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I also summarised my thoughts from this thread in the blog article:

Nice read. Although after giving it some more thought since I opened this topic, I start to agree that the balance shouldn’t be part of these event at all. This logic should not be part of the write model, but it should be part of a readmodel and if you don’t want to have other readmodels to contain this logic too, they should depend on a readmodel that does.

Actually If I grab your example:
DepositRecorded { Amount : 50}
CashWithdrawnFromATM { Amount : -50}
IncomingTransferRecorded { Amount : 100}
CreditCardPaymentMade { Amount : -20}

I would make a readmodel that catches all four events. Process them by calculating the BalanceUpdate and store the BalanceUpdate as a separate event (instead of appending it to the 4 events above).

DepositRecorded { Amount : 50}
BalanceUpdated { Balance : 50}
CashWithdrawnFromATM { Amount : -50}
BalanceUpdated { Balance : 0}
IncomingTransferRecorded { Amount : 100}
BalanceUpdated { Balance : 100}
CreditCardPaymentMade { Amount : -20}
BalanceUpdated { Balance : 80}

So now other readmodels can choose to track only the BalanceUpdate if they dont care about the transactions made, or track DepositRecorded, CashWithdrawnFromATM, IncomingTransferRecorded and CreditCardPaymentMade. Or any combination of events they require to make the projection that is needed.

And I’m still on the fence if I should record the BalanceUpdated at all… Because I think the best would be if those other projections would just read from a model that calculated the current Balance. If they need the current balance.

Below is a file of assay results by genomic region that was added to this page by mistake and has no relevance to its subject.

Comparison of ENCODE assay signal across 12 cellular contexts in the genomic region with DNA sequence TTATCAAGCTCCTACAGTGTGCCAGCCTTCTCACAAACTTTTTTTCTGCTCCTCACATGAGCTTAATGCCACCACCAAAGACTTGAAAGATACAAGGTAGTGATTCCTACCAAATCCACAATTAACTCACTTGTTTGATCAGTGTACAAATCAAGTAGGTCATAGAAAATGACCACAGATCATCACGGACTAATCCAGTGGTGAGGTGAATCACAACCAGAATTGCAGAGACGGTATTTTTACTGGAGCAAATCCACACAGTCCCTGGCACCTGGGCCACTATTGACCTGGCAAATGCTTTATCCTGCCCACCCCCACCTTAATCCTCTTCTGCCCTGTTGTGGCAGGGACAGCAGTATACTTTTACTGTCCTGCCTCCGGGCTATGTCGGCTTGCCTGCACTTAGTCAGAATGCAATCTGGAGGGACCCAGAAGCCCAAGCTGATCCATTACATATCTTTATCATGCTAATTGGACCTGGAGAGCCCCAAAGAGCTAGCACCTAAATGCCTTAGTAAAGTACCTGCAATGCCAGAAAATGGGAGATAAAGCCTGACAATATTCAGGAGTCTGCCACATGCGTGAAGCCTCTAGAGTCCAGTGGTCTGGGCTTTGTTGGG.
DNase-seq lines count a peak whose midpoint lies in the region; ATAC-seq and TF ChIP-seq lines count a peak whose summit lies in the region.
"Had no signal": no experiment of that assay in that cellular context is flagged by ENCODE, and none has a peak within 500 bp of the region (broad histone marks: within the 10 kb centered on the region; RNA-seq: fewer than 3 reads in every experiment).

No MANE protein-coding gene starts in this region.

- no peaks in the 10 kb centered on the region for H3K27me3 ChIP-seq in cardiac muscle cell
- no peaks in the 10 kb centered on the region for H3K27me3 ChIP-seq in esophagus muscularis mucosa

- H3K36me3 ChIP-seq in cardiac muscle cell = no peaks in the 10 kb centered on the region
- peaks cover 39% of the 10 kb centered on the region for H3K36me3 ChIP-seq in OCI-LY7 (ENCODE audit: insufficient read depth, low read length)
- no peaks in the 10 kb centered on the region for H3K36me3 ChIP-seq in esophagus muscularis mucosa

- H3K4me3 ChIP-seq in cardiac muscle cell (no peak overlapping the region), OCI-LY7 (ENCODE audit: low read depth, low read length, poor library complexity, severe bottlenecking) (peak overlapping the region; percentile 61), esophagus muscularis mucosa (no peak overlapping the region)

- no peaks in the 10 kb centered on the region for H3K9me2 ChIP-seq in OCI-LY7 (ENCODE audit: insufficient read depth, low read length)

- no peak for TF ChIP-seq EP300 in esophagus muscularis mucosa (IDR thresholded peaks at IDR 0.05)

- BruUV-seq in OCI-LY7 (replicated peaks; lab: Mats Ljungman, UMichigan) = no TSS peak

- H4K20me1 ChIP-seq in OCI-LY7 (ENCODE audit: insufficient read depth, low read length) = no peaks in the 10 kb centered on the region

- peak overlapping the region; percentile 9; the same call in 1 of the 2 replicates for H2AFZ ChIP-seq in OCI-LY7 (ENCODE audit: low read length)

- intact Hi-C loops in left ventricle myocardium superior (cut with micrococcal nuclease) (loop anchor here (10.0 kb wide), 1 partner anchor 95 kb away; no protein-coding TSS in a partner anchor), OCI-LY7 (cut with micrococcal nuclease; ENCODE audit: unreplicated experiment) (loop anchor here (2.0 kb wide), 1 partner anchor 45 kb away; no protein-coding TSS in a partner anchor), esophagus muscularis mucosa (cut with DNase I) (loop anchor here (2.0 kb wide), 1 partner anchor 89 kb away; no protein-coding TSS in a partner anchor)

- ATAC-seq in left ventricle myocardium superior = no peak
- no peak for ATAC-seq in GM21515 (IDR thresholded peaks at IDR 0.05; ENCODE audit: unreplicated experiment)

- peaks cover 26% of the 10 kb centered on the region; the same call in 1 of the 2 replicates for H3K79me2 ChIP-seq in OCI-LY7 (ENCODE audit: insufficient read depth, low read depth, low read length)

Who knows maybe next week I think different about the subject again, but thats how I feel about it currently. But I’m still very new to event sourcing, so I might switch my opinion a couple of more times :smiley:.

@daxyhr, a separate BalanceUpdated event is one of the options. Still, I’d rather had a transformation (enrichment) that’s taking the event and then publishing it (or storing it in a separate, dedicated stream). That’d keep the main stream shorter and focused on the business use case. Personally, I do not like to add artificial events to the main stream.

Plus, you have to remember that events are not only about projections. They might be triggering other workflows, not only inside the single module that’s publishing it but also to external services. As I wrote in the article, focusing too much on the state is a fallacy and might be leading to the wrong decision.

Still, it’s hard to say what would be better or worse without having the specific requirements. Good design is not created in a vacuum :wink: If BalanceUpdated is a business fact, then it’s might be worth recording it one way or another. Each design can be fine, as long as it’s aligned with the specific case. It’s all about tradeoffs.